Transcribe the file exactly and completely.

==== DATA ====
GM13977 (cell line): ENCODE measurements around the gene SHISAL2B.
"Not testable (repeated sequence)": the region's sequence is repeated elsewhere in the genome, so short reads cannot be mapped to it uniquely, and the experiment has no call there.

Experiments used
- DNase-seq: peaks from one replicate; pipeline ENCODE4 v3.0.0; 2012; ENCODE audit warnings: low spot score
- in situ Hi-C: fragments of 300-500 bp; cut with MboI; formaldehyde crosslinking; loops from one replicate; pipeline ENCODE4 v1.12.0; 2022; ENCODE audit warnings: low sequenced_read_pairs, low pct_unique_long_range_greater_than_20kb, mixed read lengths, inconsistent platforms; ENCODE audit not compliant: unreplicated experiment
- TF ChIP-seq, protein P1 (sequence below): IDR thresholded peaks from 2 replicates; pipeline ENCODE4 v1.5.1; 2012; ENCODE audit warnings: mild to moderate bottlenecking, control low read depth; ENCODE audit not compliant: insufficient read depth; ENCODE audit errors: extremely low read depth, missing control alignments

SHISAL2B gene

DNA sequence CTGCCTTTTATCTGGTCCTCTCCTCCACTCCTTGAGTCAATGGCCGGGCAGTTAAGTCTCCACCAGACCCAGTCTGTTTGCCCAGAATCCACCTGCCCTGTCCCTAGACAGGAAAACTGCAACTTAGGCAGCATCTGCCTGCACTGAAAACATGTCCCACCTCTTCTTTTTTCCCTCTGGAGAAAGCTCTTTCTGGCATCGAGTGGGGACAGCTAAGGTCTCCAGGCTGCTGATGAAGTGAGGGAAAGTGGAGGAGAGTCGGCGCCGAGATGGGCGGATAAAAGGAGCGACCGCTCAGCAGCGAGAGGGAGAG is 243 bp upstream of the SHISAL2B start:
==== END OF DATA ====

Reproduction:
GM13977 (cell line): ENCODE measurements around the gene SHISAL2B.
"Not testable (repeated sequence)": the region's sequence is repeated elsewhere in the genome, so short reads cannot be mapped to it uniquely, and the experiment has no call there.

Experiments used
- DNase-seq: peaks from one replicate; pipeline ENCODE4 v3.0.0; 2012; ENCODE audit warnings: low spot score
- in situ Hi-C: fragments of 300-500 bp; cut with MboI; formaldehyde crosslinking; loops from one replicate; pipeline ENCODE4 v1.12.0; 2022; ENCODE audit warnings: low sequenced_read_pairs, low pct_unique_long_range_greater_than_20kb, mixed read lengths, inconsistent platforms; ENCODE audit not compliant: unreplicated experiment
- TF ChIP-seq, protein P1 (sequence below): IDR thresholded peaks from 2 replicates; pipeline ENCODE4 v1.5.1; 2012; ENCODE audit warnings: mild to moderate bottlenecking, control low read depth; ENCODE audit not compliant: insufficient read depth; ENCODE audit errors: extremely low read depth, missing control alignments

SHISAL2B gene

DNA sequence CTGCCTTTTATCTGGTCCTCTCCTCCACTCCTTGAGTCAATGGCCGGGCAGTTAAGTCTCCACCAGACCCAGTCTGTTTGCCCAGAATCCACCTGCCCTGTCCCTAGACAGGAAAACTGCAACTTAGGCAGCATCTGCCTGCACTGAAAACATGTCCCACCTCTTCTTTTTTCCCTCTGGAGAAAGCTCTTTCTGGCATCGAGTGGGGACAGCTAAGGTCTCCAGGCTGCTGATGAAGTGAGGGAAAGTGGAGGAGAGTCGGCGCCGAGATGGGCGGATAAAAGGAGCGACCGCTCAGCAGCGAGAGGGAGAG is 243 bp upstream of the SHISAL2B start: